Earlier this summer, our family made a pilgrimage to the ultimate summer vacation destination, Disneyland. As we navigated the crowds, I noticed a common trait among our fellow mouse-eared tourists. With the exception of a few overstimulated toddlers and stressed-out parents, everyone around us was smiling and laughing. The strangers...
“We make too little of you, Lord, too often,” my coworker prayed. Our staff had been reading The Ten Commandments, and Exodus 20:7 had prompted his prayer:
“You shall not take the name of the Lord your God in vain, for the Lord will not hold him guiltless who takes his name in vain.”
Saint Patrick’s Day is a day when our culture makes much revelry, making too little of our Lord. Even Christians make too little of our Lord by failing to revere him, forgetting to acknowledge him and thoughtlessly making casual statements about him. But the holiday’s namesake was a man who, by his own Confession, delighted to revere the Lord. It’s a funny thing we’ve founded our worldly revelry in remembrance of his life, which gives quite the opposite impression.
Who Was Saint Patrick?
Dr. Philip Freeman gives us a good introduction to this man:
The historical Patrick was not Irish at all, but a spoiled and rebellious young Roman citizen living a life of luxury in fifth-century Britain when he was suddenly kidnapped from his family’s estate as a teenager and sold into slavery across the sea in Ireland…He went to Ireland an atheist, but there heard what he believed was the voice of God.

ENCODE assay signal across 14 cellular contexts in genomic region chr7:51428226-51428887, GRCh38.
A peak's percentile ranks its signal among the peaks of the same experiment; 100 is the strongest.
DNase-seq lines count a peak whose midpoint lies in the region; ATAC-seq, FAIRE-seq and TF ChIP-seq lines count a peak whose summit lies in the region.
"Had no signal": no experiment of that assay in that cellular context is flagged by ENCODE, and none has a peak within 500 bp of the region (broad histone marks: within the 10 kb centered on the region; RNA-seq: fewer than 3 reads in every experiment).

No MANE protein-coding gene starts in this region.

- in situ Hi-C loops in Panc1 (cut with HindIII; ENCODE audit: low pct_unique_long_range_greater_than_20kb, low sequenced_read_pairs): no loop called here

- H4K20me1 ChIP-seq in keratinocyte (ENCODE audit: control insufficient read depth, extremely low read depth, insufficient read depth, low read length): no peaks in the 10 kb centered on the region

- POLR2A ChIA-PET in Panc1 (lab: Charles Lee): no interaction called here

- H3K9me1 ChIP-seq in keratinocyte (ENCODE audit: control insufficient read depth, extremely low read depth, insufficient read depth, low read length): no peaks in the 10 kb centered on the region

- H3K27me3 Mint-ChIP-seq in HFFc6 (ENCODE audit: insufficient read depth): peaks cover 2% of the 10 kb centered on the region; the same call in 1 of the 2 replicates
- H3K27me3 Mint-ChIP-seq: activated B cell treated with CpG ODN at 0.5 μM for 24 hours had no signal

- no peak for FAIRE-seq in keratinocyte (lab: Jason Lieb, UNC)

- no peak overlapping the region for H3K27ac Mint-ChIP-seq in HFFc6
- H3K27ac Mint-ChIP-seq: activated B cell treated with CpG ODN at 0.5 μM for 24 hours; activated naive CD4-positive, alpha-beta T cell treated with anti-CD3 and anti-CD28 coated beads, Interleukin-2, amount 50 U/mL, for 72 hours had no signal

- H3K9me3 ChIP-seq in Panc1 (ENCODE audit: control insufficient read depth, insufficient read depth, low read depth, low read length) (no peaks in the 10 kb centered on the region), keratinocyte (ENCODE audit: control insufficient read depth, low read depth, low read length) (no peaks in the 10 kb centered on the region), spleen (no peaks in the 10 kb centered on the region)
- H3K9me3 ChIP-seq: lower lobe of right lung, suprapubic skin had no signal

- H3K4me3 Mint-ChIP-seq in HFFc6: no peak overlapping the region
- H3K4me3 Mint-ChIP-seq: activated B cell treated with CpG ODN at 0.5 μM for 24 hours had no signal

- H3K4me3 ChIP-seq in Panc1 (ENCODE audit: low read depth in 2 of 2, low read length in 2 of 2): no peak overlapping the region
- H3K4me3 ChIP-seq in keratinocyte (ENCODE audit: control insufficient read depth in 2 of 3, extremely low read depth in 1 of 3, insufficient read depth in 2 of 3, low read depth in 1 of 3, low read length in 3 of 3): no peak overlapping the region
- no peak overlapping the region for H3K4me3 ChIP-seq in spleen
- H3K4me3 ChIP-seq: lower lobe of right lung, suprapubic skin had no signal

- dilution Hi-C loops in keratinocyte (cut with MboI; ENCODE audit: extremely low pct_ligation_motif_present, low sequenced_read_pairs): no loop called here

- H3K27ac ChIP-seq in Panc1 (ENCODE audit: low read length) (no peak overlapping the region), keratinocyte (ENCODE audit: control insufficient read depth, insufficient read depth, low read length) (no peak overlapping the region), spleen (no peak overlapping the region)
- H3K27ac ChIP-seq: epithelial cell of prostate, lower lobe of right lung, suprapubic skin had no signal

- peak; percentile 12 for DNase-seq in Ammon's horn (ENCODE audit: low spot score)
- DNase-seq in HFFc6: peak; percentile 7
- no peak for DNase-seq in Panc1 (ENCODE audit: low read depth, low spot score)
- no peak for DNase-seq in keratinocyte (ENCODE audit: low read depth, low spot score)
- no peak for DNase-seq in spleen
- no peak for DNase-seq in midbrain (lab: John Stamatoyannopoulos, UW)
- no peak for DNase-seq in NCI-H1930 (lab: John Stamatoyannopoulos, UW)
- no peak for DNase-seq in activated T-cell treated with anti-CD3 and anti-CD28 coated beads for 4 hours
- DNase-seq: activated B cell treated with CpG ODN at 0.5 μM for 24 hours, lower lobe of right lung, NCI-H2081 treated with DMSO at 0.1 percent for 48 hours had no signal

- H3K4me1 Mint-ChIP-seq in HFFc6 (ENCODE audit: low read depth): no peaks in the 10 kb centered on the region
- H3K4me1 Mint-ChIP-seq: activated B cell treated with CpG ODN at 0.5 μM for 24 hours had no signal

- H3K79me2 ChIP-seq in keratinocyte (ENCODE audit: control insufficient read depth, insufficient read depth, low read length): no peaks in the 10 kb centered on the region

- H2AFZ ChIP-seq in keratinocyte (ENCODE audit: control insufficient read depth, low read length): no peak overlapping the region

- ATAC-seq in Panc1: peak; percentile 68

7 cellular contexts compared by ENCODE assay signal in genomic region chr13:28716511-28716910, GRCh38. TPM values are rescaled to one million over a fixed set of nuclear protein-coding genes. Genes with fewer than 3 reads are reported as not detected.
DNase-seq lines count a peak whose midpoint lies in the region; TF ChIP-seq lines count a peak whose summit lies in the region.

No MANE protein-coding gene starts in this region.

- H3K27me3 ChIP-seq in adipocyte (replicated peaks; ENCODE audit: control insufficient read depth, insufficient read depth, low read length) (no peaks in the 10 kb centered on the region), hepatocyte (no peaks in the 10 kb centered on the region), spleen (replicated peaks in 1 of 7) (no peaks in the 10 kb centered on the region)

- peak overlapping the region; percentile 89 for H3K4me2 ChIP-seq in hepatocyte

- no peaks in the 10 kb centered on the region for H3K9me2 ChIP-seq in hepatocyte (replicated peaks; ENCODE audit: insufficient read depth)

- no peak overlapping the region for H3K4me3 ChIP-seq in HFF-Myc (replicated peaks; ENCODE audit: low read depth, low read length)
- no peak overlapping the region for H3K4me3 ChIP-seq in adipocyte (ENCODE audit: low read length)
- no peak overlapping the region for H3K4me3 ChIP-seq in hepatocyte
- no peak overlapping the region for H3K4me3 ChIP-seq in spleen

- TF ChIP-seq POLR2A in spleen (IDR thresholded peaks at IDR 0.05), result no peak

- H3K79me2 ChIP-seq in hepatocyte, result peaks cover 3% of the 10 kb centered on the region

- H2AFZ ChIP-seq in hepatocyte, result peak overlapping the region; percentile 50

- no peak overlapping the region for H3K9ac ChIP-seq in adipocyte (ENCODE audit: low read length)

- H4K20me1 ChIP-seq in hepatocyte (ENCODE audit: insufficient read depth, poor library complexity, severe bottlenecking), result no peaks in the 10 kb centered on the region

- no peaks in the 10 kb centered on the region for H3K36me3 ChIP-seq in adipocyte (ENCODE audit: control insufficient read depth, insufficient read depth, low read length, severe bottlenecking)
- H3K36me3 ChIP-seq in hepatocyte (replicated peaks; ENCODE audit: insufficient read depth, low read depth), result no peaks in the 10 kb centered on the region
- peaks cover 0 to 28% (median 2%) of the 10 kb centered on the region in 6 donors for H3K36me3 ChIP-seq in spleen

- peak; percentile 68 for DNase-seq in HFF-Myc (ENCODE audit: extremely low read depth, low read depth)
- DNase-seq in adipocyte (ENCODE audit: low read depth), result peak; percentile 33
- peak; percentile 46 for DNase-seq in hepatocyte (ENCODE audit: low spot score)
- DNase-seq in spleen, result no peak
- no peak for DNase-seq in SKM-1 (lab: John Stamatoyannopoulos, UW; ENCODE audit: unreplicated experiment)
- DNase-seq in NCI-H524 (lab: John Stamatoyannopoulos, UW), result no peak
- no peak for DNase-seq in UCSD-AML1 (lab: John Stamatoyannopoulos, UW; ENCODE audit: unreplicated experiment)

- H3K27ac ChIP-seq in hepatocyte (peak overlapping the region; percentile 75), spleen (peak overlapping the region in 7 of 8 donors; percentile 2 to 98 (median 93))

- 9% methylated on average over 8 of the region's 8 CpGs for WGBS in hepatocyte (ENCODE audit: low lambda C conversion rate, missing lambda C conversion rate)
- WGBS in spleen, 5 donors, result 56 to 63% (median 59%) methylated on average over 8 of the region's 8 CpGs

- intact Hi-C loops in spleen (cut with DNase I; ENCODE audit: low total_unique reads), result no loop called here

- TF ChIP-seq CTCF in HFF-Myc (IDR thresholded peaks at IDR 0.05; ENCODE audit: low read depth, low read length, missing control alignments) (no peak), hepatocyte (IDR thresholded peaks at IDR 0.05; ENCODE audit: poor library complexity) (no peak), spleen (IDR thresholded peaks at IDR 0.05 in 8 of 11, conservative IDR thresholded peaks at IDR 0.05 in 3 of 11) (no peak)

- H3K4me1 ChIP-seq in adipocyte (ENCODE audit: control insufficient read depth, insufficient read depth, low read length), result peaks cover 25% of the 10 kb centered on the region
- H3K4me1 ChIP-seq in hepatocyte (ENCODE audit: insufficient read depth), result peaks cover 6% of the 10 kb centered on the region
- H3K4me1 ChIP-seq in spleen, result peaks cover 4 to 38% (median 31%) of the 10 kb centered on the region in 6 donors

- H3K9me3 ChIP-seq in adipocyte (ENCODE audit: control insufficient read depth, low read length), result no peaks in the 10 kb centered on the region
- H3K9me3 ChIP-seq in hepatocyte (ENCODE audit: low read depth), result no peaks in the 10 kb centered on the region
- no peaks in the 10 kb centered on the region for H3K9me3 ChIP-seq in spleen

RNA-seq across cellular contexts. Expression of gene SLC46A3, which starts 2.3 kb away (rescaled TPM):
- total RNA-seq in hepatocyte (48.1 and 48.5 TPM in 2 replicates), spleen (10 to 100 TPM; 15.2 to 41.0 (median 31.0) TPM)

Patrick escaped Ireland after six years, but returned to preach Christ to the people there. “He was a man of great insecurities who constantly wondered if he was really cut out for the task he had been given” (Freeman), which is clear as you read his confession.
How do we honor God’s name, rather than take it in vain, on Saint Patrick’s Day and every day?
Three Reasons We Should Care About Saint Patrick
Here are three ways Saint Patrick made much of God’s name by telling of his works—and three reasons Christians should care about him. He did this in his little book, “which Patrick, a sinner without learning, wrote in Ireland.” It was his confession before he died (62).
1. He made much of Jesus’ Lordship.
Saint Patrick writes in his confession:
…there is no other God, nor will there ever be, nor was there ever, except God the Father. He is the one who was not begotten, the one without a beginning, the one from whom all beginnings come, the one who holds all things in being—this is our teaching.
And his son, Jesus Christ, whom we testify has always been, since before the beginning of this age, with the father in a spiritual way. He was begotten in an indescribable way before every beginning. Everything we can see, and everything beyond our sight, was made through him. He became a human being; and, having overcome death, was welcomed to the heavens to the Father. The Father gave him all power over every being, both heavenly and earthly and beneath the earth.
Let every tongue confess that Jesus Christ, in whom we believe and whom we await to come back to us in the near future, is Lord and God. He is judge of the living and of the dead; he rewards every person according to their deeds. He has generously poured on us the Holy Spirit, the gift and promise of immortality, who makes believers and those who listen to be children of God and co-heirs with Christ…This is the one we acknowledge and adore—one God in a trinity of the sacred name. (4)
We revere the Lord by confessing that Jesus Christ is Lord, and by living in obedience to him, not depending on our own efforts to be made more like him, but depending on the Spirit whom he has given to us. In this we honor the Father.